Tough choice, Embry Riddle or ATP

Hey so I got a question. Right now I am planning on attending Embry Riddle come this fall to start my track for the airlines. With that though I will be $250k in debt. So I am wondering if I went to a cheaper in state college and then did the rest of my ratings with ATP at the same time for the airlines to not be in so much debt. I have my PPL already and I just need an honest answer comparing the two from an airline stand point. Could I attend college and then fly with ATP at the same time? Just the thought of $250k in debt scares me

Hello Peter,

I would not recommend attending college while going to ATP. ATP is a highly accelerated program and there will be very little time for studies outside of your training. What you need to ask yourself is how fast you want to get to the airlines?

If you attended a community college for two years and got your associates and attended ATP, by the end of 4 years you would be walking into your first job at a Regional to begin building turbine time. During that time you can start finishing your degree while being paid as an airline pilot. Since you already have your PPL you can start towards your degree after finishing your training at ATP and start building seniority and turbine-PIC sooner.

With Embry Riddle you’ll finish your degree in 4 years, but will you be at your ATP minimums of 1500? Yes you’ll have a 4 year degree which is a requirement for the Major airlines, but you may have to fly a bit longer just to meet the 1500 hour minimums.

Either direction you’ll have debt, but at least with ATP you’ll already start building that valuable turbine time and seniority in the Regionals. Hope this helps.

Edit: Just to add some personal insight I started my aviation training in 2014 through Liberty University. It is now 2019, and I’m just now making the jump to ATP. If I started in 2014 with ATP I would be coming on my third year at the regionals and be working my way through my degree. I will have my 4-year degree before finishing ATP, but I would have rather had those three years in the regionals building that valuable seniority and turbine time. Don’t make my mistake and get on the front end of the hiring wave while you can. It will be worth it years down the road.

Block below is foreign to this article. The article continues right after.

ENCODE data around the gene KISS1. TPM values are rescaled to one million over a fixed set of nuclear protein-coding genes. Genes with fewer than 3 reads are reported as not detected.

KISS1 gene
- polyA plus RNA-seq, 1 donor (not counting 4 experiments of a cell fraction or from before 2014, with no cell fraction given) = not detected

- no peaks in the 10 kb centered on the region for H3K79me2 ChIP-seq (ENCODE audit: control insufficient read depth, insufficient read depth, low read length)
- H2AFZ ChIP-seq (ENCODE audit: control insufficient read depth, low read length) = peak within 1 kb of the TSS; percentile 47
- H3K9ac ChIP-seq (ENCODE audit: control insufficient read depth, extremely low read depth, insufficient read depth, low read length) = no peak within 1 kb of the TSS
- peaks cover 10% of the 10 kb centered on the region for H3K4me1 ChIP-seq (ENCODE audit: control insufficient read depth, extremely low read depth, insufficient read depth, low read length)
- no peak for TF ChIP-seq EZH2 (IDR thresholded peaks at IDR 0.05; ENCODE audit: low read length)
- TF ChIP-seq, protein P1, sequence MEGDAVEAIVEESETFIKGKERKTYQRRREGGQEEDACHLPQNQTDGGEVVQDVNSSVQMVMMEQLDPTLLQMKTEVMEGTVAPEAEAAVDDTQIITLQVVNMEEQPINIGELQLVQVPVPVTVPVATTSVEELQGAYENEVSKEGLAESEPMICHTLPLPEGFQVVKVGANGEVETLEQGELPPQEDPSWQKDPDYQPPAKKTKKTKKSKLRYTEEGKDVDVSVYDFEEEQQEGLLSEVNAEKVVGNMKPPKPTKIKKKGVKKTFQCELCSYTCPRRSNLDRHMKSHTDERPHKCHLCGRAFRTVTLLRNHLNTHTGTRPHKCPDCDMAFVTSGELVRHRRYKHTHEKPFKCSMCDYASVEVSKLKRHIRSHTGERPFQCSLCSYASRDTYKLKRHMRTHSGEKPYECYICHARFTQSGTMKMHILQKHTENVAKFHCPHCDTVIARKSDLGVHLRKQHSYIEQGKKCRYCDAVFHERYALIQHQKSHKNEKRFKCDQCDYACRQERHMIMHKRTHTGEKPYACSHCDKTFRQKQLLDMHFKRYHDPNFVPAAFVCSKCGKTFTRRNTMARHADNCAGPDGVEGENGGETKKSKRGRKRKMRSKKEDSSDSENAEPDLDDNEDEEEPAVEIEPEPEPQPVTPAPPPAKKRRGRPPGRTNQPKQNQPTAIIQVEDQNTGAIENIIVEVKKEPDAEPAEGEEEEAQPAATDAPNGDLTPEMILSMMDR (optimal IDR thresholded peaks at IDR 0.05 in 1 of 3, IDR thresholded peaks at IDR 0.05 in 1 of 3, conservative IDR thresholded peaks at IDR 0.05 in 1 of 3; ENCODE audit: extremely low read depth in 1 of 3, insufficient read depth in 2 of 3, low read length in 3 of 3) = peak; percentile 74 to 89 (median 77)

Best Regards,



If you decide to enroll at ATP you will not have time to also take college classes simultaneously. College would either need to be done before flight training or after when you’re flying for a regional.


ok thank you that is good information. I want to get to the airlines as soon as possible. So that route would be good

But at the end of the day, I just want the cheapest and fastest way to the airlines.

Well, as long as you’re honest with yourself about your willingness to finish your degree while flying for a regional, start training now then. In theory, this route will work. It looks good on paper. It’s a lot harder to actually discipline yourself and take college classes later in life while working.



Flight training is never cheap nor should it be. You can get cheap food or shoes but your career depends on you getting quality training. That said ATP provides that and I know a ton of Riddle grads and while there’s no question it’s a fine school the price is exorbitant. At the end of the day you’ll be flying the same equipment with alot less debt.

As the others have said you will not be able to do college and ATP at the same time but ATP will get you to the airlines years faster and you’ll have plenty of time at your Regional to finish up.


Thank you guys for the tremendous input. Yeah this is a big decision for me and I don’t have much time to decide.

What if I started training for my other ratings with ATP, then be hired by the regionals. Or do the regionals require a two year degree?

The regionals do not require any college experience at this time.


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Ok that’s good news. So let’s say after ATP I’m flying for a regional. For the majors would they be fine with me having just a two year degree?

It’s rare to be hired by a major without a 4-year degree. Better to have it than to take the risk.


No. The majors will want to see a four year degree. The good news is that you should have several years while you are a regional pilot to work on this.

Ok thank you all for the input. I will sleep on it